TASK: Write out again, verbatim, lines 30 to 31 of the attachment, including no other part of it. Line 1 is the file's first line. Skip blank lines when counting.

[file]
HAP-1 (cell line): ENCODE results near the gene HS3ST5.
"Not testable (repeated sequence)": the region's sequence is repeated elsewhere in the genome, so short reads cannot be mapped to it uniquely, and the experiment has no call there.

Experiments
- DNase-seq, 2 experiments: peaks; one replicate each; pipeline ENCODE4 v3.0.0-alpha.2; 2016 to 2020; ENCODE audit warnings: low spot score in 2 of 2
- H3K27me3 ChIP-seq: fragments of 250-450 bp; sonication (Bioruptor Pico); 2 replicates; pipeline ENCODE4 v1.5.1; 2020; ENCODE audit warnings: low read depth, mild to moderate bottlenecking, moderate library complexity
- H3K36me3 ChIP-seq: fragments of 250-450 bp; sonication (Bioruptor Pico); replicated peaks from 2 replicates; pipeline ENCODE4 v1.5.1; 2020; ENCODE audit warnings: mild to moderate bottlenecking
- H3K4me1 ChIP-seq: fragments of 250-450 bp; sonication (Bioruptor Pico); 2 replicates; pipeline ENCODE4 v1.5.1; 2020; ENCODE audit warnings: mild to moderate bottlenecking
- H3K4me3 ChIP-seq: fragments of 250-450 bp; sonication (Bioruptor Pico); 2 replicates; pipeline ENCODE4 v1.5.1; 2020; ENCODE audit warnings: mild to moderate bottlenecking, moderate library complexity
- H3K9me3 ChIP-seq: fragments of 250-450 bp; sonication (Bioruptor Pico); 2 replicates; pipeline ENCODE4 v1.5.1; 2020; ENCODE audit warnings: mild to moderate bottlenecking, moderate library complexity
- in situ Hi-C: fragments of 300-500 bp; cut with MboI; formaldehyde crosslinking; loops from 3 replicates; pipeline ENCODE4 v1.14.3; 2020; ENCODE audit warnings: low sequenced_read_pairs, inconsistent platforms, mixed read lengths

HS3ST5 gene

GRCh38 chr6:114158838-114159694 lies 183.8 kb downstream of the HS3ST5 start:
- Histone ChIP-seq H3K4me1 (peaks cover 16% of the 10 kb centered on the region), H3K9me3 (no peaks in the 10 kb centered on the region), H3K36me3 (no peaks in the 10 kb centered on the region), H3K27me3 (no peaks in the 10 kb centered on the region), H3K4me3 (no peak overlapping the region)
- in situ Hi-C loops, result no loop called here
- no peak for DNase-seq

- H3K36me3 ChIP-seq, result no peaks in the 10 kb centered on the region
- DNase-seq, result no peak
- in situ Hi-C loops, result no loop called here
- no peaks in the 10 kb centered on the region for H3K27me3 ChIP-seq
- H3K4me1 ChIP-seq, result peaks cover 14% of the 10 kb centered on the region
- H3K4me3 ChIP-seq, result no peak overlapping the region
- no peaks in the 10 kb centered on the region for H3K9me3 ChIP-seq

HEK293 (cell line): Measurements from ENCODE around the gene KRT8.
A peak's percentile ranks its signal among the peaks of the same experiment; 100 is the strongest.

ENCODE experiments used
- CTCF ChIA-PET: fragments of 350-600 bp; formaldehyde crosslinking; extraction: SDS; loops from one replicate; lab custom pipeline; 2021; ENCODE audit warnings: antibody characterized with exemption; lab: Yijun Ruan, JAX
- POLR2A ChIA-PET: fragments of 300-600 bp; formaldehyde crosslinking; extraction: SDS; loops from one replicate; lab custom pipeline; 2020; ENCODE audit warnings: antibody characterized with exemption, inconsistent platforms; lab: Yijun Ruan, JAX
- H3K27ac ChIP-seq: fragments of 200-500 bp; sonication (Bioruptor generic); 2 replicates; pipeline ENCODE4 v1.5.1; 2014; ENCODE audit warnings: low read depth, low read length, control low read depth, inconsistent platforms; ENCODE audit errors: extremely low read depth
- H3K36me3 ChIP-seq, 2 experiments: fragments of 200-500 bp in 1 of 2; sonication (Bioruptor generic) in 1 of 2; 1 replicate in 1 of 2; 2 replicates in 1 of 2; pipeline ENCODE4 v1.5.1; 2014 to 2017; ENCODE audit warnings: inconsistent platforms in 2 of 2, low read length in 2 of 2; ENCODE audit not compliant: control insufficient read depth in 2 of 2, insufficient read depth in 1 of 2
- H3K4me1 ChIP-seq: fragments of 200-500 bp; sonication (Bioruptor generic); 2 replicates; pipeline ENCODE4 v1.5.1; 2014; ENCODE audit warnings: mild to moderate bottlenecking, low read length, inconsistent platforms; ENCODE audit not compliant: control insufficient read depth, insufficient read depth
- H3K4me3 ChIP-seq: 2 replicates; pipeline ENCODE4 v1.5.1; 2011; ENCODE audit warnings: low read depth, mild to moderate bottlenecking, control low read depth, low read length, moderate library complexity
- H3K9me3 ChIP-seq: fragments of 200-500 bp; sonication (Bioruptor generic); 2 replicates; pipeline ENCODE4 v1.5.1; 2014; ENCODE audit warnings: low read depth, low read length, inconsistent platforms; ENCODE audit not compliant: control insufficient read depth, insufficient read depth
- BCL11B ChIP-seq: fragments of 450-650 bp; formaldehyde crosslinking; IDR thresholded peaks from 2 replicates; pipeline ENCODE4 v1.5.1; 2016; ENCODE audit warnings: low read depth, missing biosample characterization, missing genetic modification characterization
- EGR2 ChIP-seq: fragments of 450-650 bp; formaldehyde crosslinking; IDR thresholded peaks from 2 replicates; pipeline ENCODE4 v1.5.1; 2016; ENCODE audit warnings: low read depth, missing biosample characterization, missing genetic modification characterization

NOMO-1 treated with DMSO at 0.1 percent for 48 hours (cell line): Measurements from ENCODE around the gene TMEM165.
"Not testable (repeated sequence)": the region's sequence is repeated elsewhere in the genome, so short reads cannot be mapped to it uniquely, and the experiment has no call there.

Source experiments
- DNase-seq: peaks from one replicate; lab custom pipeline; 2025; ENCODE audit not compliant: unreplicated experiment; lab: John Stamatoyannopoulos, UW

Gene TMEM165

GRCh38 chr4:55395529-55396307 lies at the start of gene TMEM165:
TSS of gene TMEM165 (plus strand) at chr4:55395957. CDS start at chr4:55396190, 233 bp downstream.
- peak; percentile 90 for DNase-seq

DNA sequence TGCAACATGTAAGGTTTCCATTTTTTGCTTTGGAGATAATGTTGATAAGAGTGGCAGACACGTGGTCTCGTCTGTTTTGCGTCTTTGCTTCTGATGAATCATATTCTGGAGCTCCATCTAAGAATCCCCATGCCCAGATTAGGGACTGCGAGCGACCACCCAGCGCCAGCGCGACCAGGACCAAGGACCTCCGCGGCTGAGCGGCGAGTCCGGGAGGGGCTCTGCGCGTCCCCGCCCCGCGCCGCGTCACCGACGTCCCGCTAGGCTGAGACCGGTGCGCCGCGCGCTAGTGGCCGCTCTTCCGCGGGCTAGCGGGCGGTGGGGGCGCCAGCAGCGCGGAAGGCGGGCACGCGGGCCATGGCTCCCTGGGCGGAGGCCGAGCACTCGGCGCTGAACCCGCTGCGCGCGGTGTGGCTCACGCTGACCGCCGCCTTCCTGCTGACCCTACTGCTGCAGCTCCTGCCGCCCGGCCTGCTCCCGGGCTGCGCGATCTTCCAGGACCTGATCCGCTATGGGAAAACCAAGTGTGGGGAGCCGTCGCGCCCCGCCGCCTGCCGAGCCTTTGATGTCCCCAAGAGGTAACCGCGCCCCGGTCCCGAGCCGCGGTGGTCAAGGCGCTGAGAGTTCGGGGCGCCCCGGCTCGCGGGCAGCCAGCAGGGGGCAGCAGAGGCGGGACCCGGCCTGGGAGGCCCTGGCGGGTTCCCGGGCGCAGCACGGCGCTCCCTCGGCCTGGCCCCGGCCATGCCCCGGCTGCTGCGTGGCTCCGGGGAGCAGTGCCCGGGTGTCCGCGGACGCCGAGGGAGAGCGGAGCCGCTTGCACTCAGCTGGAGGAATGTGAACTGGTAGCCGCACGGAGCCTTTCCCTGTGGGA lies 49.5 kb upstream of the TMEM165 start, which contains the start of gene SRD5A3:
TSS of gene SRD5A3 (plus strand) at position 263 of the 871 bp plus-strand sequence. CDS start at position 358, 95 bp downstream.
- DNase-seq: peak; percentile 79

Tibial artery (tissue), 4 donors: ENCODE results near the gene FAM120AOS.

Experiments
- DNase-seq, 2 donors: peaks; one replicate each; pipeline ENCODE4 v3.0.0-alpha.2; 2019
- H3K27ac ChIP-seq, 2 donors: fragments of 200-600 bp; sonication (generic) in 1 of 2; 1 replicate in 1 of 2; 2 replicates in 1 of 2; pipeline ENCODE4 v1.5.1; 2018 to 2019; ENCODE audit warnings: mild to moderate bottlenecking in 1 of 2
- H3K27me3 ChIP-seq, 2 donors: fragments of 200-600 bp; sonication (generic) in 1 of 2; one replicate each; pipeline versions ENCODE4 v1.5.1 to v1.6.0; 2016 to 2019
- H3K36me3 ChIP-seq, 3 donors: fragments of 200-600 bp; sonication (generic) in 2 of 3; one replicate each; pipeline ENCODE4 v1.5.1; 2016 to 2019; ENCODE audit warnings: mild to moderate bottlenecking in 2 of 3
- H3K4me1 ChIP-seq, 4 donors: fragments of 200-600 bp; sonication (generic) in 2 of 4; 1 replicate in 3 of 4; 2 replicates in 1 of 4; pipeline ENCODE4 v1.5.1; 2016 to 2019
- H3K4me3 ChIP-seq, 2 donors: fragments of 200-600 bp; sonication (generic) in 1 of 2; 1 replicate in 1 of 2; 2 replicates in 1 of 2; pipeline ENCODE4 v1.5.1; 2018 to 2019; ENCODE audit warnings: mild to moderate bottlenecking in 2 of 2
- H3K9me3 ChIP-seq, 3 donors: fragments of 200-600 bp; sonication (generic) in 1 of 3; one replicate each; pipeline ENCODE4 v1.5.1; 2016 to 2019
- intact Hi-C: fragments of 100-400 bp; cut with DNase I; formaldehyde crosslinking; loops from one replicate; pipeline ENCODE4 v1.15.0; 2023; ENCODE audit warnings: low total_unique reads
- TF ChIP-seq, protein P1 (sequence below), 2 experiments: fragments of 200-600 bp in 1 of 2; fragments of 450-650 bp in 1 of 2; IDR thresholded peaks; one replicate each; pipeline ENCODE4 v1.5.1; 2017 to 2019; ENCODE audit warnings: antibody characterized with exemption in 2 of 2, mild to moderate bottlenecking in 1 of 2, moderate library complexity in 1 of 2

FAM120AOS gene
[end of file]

- H3K4me1 ChIP-seq: fragments of 200-500 bp; sonication (Bioruptor generic); 2 replicates; pipeline ENCODE4 v1.5.1; 2014; ENCODE audit warnings: mild to moderate bottlenecking, low read length, inconsistent platforms; ENCODE audit not compliant: control insufficient read depth, insufficient read depth
- H3K4me3 ChIP-seq: 2 replicates; pipeline ENCODE4 v1.5.1; 2011; ENCODE audit warnings: low read depth, mild to moderate bottlenecking, control low read depth, low read length, moderate library complexity